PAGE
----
There's a pretty huge gap in complexity--especially for a 386 (which doesn't even have an on-die instruction cache or pipeline, on top of a slow ALU)--and aside from certain edge cases it's unlikely that a casual player would notice a difference. Plus, most of the larger enemies are usually best dispatched with rockets and projectiles anyway, and the issue doesn't affect those.

I think this is one of those issues that seems silly with a modern lens, but it makes more sense when the hardware of the era is closely considered. Polar movement coordinates? Yeah, maybe not so much with that. I think even Carmack said at one point that doing that was a mistake, lol.
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Spectere

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Re: wut specturr'z playing
« Reply #110 on: July 17, 2021, 11:52:16 PM »
More Ancient Aliens!

MAP04: Pretty short, with some pretty fast-paced gameplay sprinkled throughout. There are a couple of arch-viles and mancubi that kinda harass you at the beginning of the map, but as you progress it's possible to barrel-nuke and telefrag them, respectively. I like it!

MAP05: I wasn't a huge fan of this one. It's fairly reasonable in premise--dodge the cyberdemon!--but in practice it ends up being a slog if you're even semi-competent at dodging rockets. All that ended up happening is that I'd run from point A to point B and given that so many switches and secrets are either in alcoves or require you to wait for a sec, I'd basically have to stop what I was doing, lure the cyberdemon away, and then run back and continue. Meh.


In Other News: I decided to UV-Max all of the levels in Ultimate Doom's E1-E3 from a pistol start tonight for the first time. It wasn't too bad, but man...you have to shotgun a lot of barons and cacos to death when you start pushing into episode 3. It's incredible how much Doom II's expanded bestiary and super shotgun improved the game. Also: fuck E3M5.

Edit: Just did episode 4. Ye gods, those are some bad, bad levels. I didn't bother UV-Max'ing most of them due to them either being way, way too imbalanced (the infamous E4M1) or because I just wanted them to be over as quickly as possible. Still, I beat all of them from a pistol start so, uh...that's a thing I did. Yay?

In all fairness, the Romero levels were pretty good (E4M2 felt overtuned, especially for map frickin' two, while E4M6 felt fine) and there were a few that I'd consider average. Then there's shit like E4M4. Ugly, stuck enemies galore, uninspired. Blech. Episode 4 just kind of...exists, and while I can find plenty of redeeming qualities in TNT despite my opinions of it, I really see no reason to ever play through episode 4 again.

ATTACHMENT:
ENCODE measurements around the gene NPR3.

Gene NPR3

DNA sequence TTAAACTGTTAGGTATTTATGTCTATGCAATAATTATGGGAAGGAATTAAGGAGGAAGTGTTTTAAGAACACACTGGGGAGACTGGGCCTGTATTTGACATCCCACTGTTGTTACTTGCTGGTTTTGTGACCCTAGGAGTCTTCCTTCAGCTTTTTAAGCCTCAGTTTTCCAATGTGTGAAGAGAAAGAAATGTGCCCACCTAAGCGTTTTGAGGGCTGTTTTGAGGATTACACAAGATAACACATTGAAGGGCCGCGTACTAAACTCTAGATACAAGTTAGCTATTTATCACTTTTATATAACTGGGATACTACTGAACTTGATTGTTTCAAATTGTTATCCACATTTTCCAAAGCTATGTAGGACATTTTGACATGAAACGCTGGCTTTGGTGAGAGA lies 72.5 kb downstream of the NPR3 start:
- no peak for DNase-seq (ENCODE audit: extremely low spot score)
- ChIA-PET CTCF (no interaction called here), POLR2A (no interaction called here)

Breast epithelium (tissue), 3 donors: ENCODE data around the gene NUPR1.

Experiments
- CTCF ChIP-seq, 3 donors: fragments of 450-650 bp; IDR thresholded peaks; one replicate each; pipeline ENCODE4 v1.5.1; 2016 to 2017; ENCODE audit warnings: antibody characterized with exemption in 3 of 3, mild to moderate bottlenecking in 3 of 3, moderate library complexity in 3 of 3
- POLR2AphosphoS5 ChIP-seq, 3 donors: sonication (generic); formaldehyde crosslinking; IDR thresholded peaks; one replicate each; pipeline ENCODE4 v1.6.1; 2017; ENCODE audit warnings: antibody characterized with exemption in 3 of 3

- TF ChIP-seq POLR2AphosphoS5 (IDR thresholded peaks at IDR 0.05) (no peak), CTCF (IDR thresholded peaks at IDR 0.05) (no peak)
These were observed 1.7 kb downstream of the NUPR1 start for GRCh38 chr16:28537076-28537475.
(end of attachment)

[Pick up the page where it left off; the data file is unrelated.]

« Last Edit: July 18, 2021, 06:00:00 PM by Spectere »
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Spectere

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Re: wut specturr'z playing
« Reply #111 on: September 03, 2021, 11:35:51 PM »
Switched over from Ancient Aliens to Valiant in my Doom escapades. I made it through the first two episodes (that is, through MAP13) and it's been pretty great so far. I'm definitely not looking forward to meeting the cybruisers, though (rocket launcher wielding Hell Knights that are immune to splash damage).

Kinda thinking of flipping over to Eviternity after I wrap that up.

Also, I cleared about half of the maps in Rush from a pistol start now. I sometimes use MAP04 as a warmup for when I want to put myself into slaughtermap mode.

Oh, I'm also playing FFXIV now. Like, quite a bit.

2. Hyrule Warriors grinding. [...] I'd also like to clear the first four adventure maps

This is finally done. That uh, took a little longer than expected.
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Spectere

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Re: wut specturr'z playing
« Reply #112 on: September 11, 2021, 04:46:28 AM »
Valiant

I'm tearing through this faster than I'd ever played through a megawad, which is to say that it's quite excellent.

I just finished up MAP27, including the, erm, secret part. Speaking of that secret part: I managed to beat it first try. I ate two rockets pretty much right at the start because I'm a dumbass, but I was able to snag a megasphere and stay in the fight as the arena continued to open up. Holy hell, is that part fun. I wish I were recording that.

So yeah, three more maps to go. Woo. I think I might move onto Eviternity next.
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Spectere

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Re: wut specturr'z playing
« Reply #113 on: September 11, 2021, 08:27:21 PM »
Just beat Valiant. That was pretty great! Easily some of the highest quality maps I've ever played.

The fourth episode (maps 19-24) were definitely the weakest point for me, with the fifth episode probably being my favorite overall. I can't recommend this megawad enough, honestly.